28th Sunday in Ordinary – October 13, 2013
2 Kings 5.14-17 | Psalm 98 | 2 Timothy 2.8-13 | Luke 17.11-19

Glen Argan

October 7, 2013

What a great Gospel for the Thanksgiving weekend! Jesus heals 10 lepers and one of them, a Samaritan, realizing that he had been healed, turns back, prostrates himself at Jesus' feet and gives thanks.

Jesus naturally wonders what happened to the other nine. "Where are they?" His main attention, however, is reserved for the Samaritan who gave thanks.

It may help to know that leprosy in biblical times is not what it is today. Biblical "leprosy" could refer to a wide variety of skin ailments, most of them far less serious than the horrible effects of Hansen's disease.

Nevertheless, these skin ailments were seen as caused by the devil and so it was the priest, not a medical healer, who was called upon to diagnose, prescribe a time away from the community and then to perform the rituals that the cleansed "leper" had to undergo before being allowed back into the community.

These ailments were considered serious enough that the Book of Leviticus devotes two lengthy chapters to laws and rituals surrounding leprosy.

Oh sing to the Lord a new song, for he has done marvellous things. - Psalm 98.1

'Oh sing to the Lord a new song, for he has done marvellous things.'

Psalm 98.1

It may have been the fact that these skin ailments were relatively routine diseases that the nine Jewish sufferers did not bother to return and say "thank you." It was all covered in the Law.

The Samaritan leper, however, perhaps ignorant of the all the Jewish rigmarole around leprosy, is the one who responds appropriately. He understands his cure as a gift, something undeserved, an act of God.

How many of us, on this Thanksgiving weekend, will prostrate ourselves before Jesus in gratitude for the great gifts he has given us? How many will even offer a prayer of thanks amidst the festivities?

We have so much, and we too often take it all for granted. Our wealth can make us blind to what we have been given. Our tendency is to see our prosperity, good health, families and freedom as entitlements, not as gifts.


When we mistake gifts for entitlements, we shrivel up inside. We seek to protect what we have and to grasp for more. But if we see our bounty as gifts, then we want to give too. A gift is undeserved; when we are conscious of someone giving us something we do not deserve, the only suitable response is to pass it on – to give freely to others.

Pope Benedict XVI, in his encyclical Caritas in Veritate, made this notion of the freely given gift the foundation of a good social system. Gratuitousness expresses fraternity and builds unity. "The unity of the human race, a fraternal communion transcending every barrier, is called into being by the word of God-who-is-Love," the pope wrote (34).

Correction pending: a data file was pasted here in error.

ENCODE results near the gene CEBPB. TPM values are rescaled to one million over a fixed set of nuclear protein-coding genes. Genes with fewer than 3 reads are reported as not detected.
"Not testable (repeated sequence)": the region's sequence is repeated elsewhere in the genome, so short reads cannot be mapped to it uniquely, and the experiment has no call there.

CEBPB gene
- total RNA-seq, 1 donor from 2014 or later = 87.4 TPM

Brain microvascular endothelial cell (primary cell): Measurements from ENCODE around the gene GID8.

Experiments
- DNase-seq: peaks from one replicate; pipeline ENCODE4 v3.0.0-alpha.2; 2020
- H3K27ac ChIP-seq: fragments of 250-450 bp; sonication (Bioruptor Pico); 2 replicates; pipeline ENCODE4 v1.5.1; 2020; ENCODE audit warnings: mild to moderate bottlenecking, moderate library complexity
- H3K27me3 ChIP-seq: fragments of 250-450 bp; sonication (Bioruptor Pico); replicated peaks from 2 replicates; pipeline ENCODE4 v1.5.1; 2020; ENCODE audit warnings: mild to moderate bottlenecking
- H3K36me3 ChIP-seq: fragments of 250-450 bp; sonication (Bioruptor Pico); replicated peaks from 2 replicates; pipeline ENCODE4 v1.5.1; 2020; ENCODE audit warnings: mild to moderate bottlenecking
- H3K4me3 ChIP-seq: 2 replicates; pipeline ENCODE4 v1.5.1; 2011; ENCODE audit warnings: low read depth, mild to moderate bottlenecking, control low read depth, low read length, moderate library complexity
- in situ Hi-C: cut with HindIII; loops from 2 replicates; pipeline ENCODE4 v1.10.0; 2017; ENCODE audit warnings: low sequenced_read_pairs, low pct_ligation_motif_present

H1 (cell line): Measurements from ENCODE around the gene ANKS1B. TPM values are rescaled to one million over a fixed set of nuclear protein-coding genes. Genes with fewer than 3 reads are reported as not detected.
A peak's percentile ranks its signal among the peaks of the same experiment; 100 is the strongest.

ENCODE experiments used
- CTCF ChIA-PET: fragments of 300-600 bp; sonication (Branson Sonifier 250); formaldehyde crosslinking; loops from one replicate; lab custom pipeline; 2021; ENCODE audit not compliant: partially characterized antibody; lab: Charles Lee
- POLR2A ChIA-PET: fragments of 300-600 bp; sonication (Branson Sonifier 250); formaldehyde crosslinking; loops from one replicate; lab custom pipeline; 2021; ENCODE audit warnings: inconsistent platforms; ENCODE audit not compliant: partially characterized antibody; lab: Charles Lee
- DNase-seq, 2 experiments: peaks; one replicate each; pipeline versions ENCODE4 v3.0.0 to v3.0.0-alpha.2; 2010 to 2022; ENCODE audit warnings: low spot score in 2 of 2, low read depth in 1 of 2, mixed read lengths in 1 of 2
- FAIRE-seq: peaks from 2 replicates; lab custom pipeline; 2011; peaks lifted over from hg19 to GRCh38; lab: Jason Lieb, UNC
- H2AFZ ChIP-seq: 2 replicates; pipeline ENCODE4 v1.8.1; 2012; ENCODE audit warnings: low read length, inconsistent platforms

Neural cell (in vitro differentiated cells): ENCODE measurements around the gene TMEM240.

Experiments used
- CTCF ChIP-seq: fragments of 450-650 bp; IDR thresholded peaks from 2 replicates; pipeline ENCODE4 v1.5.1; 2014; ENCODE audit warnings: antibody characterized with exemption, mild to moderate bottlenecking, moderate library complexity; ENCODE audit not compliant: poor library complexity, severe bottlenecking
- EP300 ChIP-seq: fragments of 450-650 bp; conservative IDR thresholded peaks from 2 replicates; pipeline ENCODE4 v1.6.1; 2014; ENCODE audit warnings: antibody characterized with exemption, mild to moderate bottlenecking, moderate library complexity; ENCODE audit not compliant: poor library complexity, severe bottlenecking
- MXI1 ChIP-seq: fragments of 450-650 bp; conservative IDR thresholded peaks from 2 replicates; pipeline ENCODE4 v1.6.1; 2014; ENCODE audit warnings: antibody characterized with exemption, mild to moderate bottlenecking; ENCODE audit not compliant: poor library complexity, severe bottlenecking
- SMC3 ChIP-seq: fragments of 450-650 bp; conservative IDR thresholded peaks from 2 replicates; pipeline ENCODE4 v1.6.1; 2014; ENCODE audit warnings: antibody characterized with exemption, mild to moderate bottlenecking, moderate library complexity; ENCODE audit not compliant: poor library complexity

Gratuitousness does not eliminate the need for justice, but justice without a preponderance of freely given gifts makes for a cold, regimented world. Pope Benedict went so far to say that unless gratuitousness comes first, justice cannot exist at all.

Conversely, if the bottom line dominates, workers will see themselves as cogs in a profit-making machine. The dignity of the human person is crushed.

But when the basis of our human relations is gift and charity – random acts of kindness – rather than contractual relations of tit-for-tat, society is transformed and people are transformed. One no longer needs to constantly look over his shoulder for when the axe might fall; trust predominates.


The Samaritan leper sees the truth clearly – he has been given a gift, one he did not deserve or expect, one that was not a reward for his contribution to the bottom line.

So, he responds in the most appropriate way – with an outpouring of praise and thanksgiving.

The Responsorial Psalm this Sunday expresses that praise. "O sing to the Lord a new song, for he has done marvellous things. . . . Make a joyful noise to the Lord, all the earth; break forth into joyous song and sing praises."

One can imagine the Samaritan leper singing that praise as an effusive expression of his gratitude.

The greatest gift we have been given is the promise of eternal salvation. "Eternal" in this context means not only forever, but also refers to a life in union with God now. How can one be indifferent to such a gift?

The gift of healing that the leper received was wondrous; how much more wondrous is the gift of salvation? How much more grateful should we be for that gift?

When we celebrate Thanksgiving, let it not be just a feast of consumption. Let it also be a time of enhanced praise and thanksgiving to the God who has given everything so that we might have fullness of life.